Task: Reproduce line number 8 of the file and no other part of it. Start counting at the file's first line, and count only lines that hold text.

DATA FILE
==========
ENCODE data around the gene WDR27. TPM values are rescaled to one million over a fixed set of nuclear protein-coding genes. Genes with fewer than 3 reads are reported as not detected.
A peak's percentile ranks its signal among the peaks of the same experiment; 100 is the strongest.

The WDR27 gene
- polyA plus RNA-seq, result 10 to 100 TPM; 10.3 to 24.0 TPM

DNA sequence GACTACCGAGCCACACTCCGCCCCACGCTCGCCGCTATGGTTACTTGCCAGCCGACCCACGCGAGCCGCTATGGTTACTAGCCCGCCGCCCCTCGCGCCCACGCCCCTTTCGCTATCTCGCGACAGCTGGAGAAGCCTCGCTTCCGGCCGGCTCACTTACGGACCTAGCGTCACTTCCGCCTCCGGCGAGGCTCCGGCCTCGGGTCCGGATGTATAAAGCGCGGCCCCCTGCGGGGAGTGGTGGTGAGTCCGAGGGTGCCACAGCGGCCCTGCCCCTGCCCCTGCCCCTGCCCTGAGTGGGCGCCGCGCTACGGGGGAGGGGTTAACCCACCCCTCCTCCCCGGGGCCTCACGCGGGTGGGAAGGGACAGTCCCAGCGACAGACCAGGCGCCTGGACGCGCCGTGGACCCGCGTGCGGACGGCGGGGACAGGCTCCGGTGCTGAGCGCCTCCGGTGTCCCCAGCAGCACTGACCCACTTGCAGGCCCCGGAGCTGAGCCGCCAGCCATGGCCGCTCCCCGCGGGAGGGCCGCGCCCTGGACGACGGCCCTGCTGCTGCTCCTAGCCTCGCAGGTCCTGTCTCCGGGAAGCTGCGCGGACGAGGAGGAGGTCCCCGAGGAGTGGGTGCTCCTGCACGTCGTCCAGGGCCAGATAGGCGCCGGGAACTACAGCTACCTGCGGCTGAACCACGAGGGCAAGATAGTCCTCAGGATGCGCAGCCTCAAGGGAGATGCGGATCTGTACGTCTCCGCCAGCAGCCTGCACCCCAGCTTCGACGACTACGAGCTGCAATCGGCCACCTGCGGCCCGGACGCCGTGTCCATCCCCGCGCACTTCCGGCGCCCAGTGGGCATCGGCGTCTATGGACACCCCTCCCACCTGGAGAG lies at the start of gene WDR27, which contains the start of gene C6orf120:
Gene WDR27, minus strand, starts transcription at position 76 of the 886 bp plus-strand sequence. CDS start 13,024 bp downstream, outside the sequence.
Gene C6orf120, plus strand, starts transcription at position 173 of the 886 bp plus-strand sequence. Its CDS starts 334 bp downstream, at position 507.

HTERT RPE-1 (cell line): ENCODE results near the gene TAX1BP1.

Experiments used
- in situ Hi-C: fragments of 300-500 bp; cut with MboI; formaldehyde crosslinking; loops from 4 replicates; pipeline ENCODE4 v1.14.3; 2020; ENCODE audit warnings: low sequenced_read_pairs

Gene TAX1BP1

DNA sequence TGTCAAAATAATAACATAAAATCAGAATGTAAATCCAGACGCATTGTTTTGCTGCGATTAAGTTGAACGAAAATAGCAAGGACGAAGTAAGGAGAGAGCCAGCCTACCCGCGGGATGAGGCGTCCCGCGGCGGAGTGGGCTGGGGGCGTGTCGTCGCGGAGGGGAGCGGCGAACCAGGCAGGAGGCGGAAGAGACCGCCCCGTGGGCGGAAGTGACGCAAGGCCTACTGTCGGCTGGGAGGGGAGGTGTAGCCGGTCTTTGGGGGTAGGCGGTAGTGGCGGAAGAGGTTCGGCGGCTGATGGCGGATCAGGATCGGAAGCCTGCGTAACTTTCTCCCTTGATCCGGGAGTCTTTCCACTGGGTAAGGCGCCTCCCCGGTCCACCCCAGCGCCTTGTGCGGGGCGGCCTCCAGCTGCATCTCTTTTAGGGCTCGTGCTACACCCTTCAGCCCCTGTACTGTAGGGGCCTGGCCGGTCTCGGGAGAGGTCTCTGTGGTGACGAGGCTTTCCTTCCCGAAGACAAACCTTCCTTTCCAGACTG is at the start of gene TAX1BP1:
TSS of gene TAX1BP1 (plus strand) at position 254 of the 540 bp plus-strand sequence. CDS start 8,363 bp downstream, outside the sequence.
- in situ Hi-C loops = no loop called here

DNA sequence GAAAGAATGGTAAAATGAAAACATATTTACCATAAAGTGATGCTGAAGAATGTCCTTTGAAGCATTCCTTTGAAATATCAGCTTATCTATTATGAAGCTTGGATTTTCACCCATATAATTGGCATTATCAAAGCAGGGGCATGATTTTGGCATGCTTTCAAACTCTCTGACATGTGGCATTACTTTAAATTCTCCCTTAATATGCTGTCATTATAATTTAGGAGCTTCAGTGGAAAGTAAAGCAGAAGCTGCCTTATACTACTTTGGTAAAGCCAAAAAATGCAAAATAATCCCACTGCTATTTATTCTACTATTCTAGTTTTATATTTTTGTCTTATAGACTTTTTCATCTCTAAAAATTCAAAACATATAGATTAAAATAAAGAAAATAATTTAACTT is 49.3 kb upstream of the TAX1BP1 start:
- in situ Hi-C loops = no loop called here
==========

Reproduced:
HTERT RPE-1 (cell line): ENCODE results near the gene TAX1BP1.